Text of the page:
Social Media Update 22.07.19
A weekly annotated curation of significant social media platform developments from the previous week, with links and carping marginalia as needed . . . Posted every Monday morning or thereabouts.
Love the Numbers
I hesitated adding this Pew Research Center chart from last week since it doesn’t speak directly to this blog’s preoccupations. But it likely supports the claim that social media contributes uniquely to the toxicity of public debate about political and social issues . . . more than just the mephitic tweets of an imbecilic U.S. president and the Trump apologists at Fox News can be blamed for the vulgarity of right-wing public discourse.
Whether you like it or not (no opting out allowed), Twitter has redesigned its desktop user experience to more closely match how the app appears on mobile. The Verge reports that “The biggest, most noticeable change is that the top navigation bar has been moved to the left sidebar, which contains bookmarks, lists, your profile, and a new explore tab.”
You will have undoubtedly seen those sometime puzzling “This Tweet is unavailable” notices on Twitter. Thankfully Twitter will soon start to provide more information about the reason for the notices. Notes The Verge: “Tweets can be unavailable for a variety of reasons: they might contain a keyword that you’ve muted, an account’s tweets could be protected, or a tweet may have been deleted.”
TechCrunch is also noting a test by Twitter of “a new way to make conversation threads easier to follow” by adding special icons to the conversation: “If the original poster replies somewhere in the thread, their tweet will have a small microphone icon next to their profile picture. Other tweets may be labeled, as well — including those from users who were mentioned in the original tweet and replies from people you’re already following on Twitter.”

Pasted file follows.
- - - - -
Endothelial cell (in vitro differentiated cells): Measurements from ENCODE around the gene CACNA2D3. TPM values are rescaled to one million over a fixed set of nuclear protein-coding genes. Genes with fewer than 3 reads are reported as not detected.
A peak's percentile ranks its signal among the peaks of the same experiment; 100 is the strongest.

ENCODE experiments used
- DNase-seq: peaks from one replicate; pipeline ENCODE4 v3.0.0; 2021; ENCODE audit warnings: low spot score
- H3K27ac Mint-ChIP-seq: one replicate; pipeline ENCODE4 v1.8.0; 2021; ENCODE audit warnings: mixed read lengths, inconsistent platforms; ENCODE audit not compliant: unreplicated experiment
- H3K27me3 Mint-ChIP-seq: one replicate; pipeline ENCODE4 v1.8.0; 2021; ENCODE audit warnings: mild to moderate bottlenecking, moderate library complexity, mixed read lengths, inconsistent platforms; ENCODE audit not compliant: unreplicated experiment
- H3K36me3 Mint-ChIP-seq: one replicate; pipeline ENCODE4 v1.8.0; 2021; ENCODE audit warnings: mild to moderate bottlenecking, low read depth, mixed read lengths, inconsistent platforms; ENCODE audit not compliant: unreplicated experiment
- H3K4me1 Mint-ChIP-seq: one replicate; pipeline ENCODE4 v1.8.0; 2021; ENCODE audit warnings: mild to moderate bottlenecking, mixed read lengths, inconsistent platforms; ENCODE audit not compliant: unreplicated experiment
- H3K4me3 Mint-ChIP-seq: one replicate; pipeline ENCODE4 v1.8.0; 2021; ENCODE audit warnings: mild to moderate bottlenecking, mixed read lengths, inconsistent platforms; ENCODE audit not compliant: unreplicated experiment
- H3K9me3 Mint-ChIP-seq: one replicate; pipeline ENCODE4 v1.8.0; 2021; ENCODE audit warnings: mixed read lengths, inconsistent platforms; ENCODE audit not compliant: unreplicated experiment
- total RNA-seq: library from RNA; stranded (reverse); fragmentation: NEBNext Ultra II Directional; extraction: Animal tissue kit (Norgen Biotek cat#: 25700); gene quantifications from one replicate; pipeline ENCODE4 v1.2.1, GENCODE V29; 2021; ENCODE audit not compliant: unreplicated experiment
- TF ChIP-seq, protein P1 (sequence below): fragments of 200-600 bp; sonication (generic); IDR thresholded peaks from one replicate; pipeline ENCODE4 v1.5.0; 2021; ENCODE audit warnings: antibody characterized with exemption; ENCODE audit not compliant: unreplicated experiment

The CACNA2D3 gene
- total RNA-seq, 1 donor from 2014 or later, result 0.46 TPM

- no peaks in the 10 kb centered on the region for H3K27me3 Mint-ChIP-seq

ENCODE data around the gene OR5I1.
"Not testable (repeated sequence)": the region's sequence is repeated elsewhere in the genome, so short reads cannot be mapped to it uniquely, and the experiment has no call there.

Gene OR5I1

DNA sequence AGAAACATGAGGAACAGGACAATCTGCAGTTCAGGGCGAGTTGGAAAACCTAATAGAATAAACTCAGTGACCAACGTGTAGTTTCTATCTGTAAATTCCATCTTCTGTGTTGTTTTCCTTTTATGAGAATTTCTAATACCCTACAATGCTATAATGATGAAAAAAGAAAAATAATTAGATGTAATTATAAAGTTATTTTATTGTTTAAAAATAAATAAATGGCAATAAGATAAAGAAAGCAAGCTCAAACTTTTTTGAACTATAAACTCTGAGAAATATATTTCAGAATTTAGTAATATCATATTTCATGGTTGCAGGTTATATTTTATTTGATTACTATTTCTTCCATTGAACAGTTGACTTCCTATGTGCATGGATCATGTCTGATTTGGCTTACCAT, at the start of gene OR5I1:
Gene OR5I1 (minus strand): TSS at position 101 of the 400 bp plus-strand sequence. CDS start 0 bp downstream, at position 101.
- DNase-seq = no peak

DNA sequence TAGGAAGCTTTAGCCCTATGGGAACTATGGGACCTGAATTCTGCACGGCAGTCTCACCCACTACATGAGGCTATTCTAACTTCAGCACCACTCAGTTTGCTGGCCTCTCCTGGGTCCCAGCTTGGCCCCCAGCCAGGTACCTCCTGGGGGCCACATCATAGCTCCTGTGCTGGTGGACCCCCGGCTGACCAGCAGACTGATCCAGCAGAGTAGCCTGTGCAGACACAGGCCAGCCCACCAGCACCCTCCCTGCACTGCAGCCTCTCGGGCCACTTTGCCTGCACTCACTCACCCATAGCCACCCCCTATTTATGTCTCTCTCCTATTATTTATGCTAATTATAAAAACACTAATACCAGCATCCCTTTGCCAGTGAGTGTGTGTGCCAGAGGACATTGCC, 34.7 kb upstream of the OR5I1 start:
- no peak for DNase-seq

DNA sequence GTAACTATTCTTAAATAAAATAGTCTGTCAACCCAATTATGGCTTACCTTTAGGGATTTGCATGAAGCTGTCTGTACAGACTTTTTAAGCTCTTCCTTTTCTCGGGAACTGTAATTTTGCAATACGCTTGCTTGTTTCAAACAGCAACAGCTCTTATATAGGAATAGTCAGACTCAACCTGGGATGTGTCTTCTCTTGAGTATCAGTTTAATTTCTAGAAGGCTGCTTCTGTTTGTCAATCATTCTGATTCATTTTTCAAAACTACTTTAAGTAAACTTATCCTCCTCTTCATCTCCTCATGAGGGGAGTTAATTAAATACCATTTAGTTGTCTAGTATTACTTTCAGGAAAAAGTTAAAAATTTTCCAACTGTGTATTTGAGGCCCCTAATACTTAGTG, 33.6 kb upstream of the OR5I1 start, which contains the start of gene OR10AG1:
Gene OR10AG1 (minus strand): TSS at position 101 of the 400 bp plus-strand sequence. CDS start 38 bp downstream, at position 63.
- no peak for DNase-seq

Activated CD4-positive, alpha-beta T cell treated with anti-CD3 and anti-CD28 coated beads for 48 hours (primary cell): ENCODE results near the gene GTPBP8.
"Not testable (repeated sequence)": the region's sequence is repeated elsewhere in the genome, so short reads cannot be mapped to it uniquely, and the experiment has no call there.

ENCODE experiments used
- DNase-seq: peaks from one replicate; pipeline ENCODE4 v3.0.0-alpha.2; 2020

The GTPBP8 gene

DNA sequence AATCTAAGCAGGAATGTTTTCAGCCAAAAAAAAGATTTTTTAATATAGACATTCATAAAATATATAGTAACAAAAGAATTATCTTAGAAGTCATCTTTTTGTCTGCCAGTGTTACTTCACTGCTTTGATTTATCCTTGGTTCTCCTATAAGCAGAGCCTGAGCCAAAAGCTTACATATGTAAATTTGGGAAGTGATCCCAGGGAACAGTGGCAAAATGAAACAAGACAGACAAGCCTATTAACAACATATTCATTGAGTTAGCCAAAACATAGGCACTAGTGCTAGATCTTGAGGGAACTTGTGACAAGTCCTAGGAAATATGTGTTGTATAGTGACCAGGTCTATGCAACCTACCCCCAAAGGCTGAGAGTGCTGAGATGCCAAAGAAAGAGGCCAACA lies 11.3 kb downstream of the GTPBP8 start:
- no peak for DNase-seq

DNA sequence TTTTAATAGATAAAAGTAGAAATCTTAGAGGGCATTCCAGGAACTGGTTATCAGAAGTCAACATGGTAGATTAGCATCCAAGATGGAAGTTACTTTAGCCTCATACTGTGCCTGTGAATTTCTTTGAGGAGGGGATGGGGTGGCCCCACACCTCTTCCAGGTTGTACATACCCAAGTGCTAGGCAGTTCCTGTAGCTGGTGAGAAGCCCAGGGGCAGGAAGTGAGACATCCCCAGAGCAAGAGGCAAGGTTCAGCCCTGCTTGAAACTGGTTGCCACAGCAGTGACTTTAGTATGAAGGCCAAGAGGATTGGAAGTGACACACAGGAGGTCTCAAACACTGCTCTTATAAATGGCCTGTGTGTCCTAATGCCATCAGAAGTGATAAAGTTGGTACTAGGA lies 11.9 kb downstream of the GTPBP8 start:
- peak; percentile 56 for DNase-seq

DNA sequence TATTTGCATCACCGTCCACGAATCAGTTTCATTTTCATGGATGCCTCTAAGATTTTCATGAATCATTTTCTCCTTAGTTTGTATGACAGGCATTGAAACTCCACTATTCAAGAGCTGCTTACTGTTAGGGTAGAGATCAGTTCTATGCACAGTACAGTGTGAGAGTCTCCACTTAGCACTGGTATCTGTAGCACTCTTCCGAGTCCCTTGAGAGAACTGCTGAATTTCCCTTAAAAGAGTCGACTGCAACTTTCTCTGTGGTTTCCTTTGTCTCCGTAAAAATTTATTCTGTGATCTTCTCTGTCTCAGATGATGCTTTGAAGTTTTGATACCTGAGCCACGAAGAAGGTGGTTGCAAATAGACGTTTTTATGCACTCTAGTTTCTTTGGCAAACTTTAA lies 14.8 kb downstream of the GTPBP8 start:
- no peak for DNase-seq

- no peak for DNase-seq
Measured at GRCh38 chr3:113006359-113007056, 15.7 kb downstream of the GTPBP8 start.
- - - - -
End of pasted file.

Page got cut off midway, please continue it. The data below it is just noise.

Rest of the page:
Instagram is extending its policy of disabling accounts with a certain percentage of violating content to include “removing accounts with a certain number of violations within a window of time.” It is also “introducing a new notification process to help people understand if their account is at risk of being disabled. This notification will also offer the opportunity to appeal content deleted.”
After limiting initial testing to Canada, “Instagram is giving more users the option to publicly hide the like count on their posts” adding Ireland, Italy, Japan, Brazil, Australia, and New Zealand to the test geographies. Public like counts are the way users compare the relative ‘value’ or popularity of videos and photos. Instagram has said it wants to encourage followers to ‘focus on the photos and videos you share, not how many likes they get.’
A number of tweaks are being tested at TikTok . . . which is apparently trying to avoid the stasis that hit Snapchat in its early days when it got so enamoured of its growth stats that it got too comfortable with its initial features and design. TNW reports “serial leaker” (its description) Jan Manchun Wong has identified three new features being tested in the popular short-form video app: A ‘Discover’ tab for introducing new content. (“The Discover tap sits left of the upload button, where the Search function used to reside.”); A new shortcut to the WhatsApp shortlist of friends already a feature of the TikTok app; New icons “that show the number of times videos have been downloaded and liked; And a feature that lets TikTokers link their profile to their Google and Facebook accounts.
Changes to Facebook’s News Feed ad specifications will see the amount of text and the image size shrink, “which marketers say should improve ad copy overall but would be burdensome.” Specifically according to Digiday: “Facebook ads placed in mobile will only show three lines of text, compared to the seven that could previously be viewed. Facebook users can click to show more. Photos and videos will have a 4:5 aspect ratio, at most, compared to the previous 2:3.”